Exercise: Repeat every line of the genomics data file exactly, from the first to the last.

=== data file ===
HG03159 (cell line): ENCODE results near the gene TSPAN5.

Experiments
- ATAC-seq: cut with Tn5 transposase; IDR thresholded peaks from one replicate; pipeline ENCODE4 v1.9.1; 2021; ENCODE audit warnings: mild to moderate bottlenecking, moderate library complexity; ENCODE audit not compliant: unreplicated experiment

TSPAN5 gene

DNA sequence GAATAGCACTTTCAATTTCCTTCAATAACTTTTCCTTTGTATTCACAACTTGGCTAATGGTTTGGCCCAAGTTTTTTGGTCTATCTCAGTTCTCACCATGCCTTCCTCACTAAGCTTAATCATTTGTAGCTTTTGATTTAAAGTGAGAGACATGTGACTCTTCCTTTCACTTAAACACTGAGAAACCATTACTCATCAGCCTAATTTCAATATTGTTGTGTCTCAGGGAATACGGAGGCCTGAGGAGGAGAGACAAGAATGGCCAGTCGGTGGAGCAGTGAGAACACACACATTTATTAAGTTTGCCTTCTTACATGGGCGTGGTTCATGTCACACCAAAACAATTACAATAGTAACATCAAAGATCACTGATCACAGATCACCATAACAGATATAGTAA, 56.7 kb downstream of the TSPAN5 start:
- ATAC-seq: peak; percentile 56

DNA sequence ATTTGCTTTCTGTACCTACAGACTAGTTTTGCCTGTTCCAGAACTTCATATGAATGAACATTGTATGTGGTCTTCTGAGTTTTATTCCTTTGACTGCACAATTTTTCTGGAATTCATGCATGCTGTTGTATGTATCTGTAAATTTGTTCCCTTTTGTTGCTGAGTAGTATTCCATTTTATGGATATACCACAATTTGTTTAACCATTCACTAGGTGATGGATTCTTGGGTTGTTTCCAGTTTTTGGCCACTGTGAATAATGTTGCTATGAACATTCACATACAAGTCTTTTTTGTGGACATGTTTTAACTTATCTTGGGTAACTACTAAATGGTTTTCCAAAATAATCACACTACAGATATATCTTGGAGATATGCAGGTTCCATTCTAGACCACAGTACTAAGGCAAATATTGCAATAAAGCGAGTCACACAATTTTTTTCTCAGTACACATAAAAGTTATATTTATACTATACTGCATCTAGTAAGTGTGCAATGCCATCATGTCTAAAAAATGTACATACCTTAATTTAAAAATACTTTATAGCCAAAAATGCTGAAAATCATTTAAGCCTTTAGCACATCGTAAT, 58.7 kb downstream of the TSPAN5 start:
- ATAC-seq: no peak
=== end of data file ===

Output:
HG03159 (cell line): ENCODE results near the gene TSPAN5.

Experiments
- ATAC-seq: cut with Tn5 transposase; IDR thresholded peaks from one replicate; pipeline ENCODE4 v1.9.1; 2021; ENCODE audit warnings: mild to moderate bottlenecking, moderate library complexity; ENCODE audit not compliant: unreplicated experiment

TSPAN5 gene

DNA sequence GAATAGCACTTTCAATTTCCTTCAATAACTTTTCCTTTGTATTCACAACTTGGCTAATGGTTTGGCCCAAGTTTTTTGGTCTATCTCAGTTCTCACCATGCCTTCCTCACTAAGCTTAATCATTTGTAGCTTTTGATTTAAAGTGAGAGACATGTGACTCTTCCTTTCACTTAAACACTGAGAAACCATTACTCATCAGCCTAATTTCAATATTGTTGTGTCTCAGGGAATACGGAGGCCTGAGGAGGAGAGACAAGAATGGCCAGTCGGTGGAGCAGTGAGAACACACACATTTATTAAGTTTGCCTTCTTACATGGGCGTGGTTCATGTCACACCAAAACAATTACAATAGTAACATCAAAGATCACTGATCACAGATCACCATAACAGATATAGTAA, 56.7 kb downstream of the TSPAN5 start:
- ATAC-seq: peak; percentile 56

DNA sequence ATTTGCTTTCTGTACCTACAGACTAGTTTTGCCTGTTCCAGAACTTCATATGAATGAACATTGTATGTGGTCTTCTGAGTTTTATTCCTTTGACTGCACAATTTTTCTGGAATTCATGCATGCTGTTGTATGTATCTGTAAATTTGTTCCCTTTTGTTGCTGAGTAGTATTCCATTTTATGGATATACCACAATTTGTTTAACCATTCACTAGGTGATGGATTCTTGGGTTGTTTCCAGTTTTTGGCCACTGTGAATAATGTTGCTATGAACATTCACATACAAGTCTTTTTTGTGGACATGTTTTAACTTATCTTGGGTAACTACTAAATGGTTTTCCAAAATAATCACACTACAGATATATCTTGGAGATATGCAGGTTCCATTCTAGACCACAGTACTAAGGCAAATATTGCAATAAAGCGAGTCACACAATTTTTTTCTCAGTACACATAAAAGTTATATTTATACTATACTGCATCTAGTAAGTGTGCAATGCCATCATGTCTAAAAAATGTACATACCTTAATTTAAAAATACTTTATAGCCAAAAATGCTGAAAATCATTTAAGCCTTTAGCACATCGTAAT, 58.7 kb downstream of the TSPAN5 start:
- ATAC-seq: no peak